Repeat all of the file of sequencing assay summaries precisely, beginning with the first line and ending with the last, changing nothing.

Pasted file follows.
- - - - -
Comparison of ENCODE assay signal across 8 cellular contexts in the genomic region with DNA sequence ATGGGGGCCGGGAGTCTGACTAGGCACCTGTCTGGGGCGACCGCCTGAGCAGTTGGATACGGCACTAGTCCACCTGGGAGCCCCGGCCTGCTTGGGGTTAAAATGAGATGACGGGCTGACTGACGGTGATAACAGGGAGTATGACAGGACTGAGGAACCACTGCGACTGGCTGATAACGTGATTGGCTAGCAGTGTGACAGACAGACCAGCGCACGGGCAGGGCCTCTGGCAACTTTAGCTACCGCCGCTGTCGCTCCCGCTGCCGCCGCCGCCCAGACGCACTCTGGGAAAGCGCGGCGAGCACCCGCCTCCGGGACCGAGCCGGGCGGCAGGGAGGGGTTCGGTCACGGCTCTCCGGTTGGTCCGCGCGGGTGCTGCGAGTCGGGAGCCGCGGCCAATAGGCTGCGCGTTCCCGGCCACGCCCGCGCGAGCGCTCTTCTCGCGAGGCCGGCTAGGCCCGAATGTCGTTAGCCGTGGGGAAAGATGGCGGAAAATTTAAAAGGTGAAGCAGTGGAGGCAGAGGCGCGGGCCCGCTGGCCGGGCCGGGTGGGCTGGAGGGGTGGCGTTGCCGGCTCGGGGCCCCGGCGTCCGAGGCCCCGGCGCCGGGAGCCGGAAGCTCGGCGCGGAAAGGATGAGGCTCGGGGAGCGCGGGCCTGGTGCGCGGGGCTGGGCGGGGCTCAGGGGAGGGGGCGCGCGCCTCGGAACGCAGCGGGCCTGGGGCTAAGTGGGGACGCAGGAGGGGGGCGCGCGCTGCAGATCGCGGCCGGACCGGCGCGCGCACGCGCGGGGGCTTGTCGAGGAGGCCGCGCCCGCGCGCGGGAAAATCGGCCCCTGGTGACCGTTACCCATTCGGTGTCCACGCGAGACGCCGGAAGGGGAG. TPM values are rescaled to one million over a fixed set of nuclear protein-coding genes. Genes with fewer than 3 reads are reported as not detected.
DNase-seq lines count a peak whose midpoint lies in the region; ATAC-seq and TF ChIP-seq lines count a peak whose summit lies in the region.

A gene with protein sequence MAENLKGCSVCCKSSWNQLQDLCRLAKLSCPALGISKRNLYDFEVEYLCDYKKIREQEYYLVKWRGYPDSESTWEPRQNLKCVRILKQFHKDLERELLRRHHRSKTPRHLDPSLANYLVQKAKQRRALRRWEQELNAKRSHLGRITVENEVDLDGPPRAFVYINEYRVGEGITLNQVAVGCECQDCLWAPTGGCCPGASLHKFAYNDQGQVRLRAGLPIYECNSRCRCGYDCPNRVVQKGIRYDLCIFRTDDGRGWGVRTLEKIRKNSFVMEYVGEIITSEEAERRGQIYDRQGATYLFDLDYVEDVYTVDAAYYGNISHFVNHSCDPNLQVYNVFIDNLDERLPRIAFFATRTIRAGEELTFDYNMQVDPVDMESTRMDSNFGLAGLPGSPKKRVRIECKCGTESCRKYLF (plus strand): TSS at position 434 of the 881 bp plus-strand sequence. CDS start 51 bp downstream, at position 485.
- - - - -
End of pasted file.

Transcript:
Comparison of ENCODE assay signal across 8 cellular contexts in the genomic region with DNA sequence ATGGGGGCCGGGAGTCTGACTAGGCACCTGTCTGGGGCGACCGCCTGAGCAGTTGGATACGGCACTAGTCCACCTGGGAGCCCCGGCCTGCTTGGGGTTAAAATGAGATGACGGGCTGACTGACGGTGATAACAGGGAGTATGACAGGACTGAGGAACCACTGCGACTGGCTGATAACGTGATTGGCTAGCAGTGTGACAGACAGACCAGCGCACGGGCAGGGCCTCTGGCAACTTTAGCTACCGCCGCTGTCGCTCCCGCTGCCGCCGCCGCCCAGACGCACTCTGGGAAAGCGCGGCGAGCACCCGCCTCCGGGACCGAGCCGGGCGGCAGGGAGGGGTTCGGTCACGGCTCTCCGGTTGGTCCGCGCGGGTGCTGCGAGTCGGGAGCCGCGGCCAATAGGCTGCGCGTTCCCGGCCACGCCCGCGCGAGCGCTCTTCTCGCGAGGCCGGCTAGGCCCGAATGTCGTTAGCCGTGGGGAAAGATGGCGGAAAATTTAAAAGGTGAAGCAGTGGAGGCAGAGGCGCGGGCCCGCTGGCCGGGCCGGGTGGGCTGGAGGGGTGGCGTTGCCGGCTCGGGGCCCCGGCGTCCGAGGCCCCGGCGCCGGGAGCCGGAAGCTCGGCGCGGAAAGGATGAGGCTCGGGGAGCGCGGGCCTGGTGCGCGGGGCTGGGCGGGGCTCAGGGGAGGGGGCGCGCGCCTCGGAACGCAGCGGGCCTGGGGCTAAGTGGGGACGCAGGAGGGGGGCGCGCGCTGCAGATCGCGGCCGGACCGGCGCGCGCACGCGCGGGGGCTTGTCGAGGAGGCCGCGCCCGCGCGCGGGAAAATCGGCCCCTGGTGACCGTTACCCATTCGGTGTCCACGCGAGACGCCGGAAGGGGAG. TPM values are rescaled to one million over a fixed set of nuclear protein-coding genes. Genes with fewer than 3 reads are reported as not detected.
DNase-seq lines count a peak whose midpoint lies in the region; ATAC-seq and TF ChIP-seq lines count a peak whose summit lies in the region.

A gene with protein sequence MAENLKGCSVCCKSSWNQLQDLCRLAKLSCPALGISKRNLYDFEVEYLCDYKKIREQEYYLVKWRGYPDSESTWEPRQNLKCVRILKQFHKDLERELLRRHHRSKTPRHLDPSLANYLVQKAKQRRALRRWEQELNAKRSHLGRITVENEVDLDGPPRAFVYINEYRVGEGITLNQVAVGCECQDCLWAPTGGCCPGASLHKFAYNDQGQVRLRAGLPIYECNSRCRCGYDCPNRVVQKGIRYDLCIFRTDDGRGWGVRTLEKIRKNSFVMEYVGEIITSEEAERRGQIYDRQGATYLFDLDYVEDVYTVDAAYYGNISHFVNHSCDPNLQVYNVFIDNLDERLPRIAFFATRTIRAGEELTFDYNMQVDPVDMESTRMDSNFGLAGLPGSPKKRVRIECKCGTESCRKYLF (plus strand): TSS at position 434 of the 881 bp plus-strand sequence. CDS start 51 bp downstream, at position 485.